• Note: More then one eth_rx-N node (i.e. eth_rx-0, eth_rx-1, …) are allowed per graph.

  • eth_tx-N is the Ethernet output node and is called anytime packets are added to the node.

    • Note: More then one output node may be present (i.e. eth_tx-0, eth_tx-1, …) are allowed per graph.

  • kernel_recv is another source node and is called to receive packets from the kernel.

  • ptype is the node to determine the packet type i.e. UDP/IPv4, TCP/IPv4, … and the next node to call.

  • gtpu_input is the node to support GTPU packets (WiP)

  • ip4_input is the IPv4 input node for processing IPv4 packets, IPv6 node will be at this same level.

  • ip4_forward is the IPv4 forwarding node for packets that have been received and can be quickly forwarded.

  • ip4_proto is the node to determine the next node for L4 protocols i.e. UDP or TCP.

  • tcp_input is the starting node to process TCP packets, which each packet is processed in the cnet_tcp_input function.

  • udp_input is the starting node to process UDP packet, which each packet determined if it is to be processed by the graph instance.

  • chnl_recv is the node to help send packet data processed by UDP or TCP to the application via the chnl_callback node.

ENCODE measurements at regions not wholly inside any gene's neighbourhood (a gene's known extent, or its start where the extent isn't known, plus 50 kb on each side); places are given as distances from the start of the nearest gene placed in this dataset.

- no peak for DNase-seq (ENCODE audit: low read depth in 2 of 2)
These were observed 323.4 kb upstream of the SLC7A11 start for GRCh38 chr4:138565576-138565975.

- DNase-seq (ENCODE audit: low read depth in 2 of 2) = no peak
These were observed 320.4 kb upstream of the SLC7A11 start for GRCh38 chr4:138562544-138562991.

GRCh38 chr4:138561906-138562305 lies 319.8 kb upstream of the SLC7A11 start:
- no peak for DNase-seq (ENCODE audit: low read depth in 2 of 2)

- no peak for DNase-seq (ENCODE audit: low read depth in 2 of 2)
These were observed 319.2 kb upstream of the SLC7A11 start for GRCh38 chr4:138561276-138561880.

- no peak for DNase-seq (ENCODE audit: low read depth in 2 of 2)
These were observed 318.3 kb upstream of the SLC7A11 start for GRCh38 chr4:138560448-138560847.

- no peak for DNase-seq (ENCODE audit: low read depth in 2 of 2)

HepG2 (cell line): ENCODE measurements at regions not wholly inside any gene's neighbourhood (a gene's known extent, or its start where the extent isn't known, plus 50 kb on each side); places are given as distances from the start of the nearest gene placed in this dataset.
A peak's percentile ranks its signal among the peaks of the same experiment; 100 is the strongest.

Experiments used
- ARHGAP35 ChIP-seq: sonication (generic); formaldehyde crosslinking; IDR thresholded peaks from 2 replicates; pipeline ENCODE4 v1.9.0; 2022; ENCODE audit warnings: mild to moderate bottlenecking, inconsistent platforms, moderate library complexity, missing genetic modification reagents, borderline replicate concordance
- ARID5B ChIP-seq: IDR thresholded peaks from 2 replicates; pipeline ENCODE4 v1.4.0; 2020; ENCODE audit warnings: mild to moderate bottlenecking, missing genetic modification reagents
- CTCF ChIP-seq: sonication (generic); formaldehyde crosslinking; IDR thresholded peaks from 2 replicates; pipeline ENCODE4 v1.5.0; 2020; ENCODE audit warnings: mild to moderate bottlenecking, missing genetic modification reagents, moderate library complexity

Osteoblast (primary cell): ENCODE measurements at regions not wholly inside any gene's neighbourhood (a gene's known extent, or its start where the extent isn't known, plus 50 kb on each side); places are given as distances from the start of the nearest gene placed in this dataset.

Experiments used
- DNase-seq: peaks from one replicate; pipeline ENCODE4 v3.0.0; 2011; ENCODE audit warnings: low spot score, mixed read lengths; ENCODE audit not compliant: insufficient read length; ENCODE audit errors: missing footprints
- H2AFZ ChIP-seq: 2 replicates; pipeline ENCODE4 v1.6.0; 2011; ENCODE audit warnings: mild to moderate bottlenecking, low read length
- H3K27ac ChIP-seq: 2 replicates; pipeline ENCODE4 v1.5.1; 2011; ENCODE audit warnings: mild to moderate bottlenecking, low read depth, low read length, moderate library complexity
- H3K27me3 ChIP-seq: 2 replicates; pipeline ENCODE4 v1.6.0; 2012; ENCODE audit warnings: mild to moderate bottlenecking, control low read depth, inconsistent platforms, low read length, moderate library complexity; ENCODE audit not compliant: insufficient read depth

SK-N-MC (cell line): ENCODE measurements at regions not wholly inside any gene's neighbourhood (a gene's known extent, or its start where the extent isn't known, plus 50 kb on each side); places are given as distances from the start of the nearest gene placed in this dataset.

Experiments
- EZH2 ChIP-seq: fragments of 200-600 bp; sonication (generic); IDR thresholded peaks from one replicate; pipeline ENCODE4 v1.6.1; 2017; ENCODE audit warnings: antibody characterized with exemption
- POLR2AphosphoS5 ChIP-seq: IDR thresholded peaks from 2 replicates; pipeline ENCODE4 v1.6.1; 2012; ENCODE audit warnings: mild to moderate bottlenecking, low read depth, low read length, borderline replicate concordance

• punt_kernel is the node to send packets to the kernel to be processed if the packet is not being processed by the application.

    • Sending these packets to the kernel allows other processes waiting for packets on standard linux sockets to process the packets.

  • arp_request is the node used to send packets to the Linux kernel stack if the ARP entry is not known by CNET.

    • ARP packet processing is handled by the Linux kernel and not by CNET. When the CNET stack needs a destination MAC address, and it is not known, an ARP request is sent by the Linux stack.

  • chnl_callback is the node to callback into the application to allow for more packet data processing to continue.

    • When a channel is created a callback routine is given to allow the CNET to callback into the application to help complete the connection or data processing.

10.4. Anatomy of CNET processing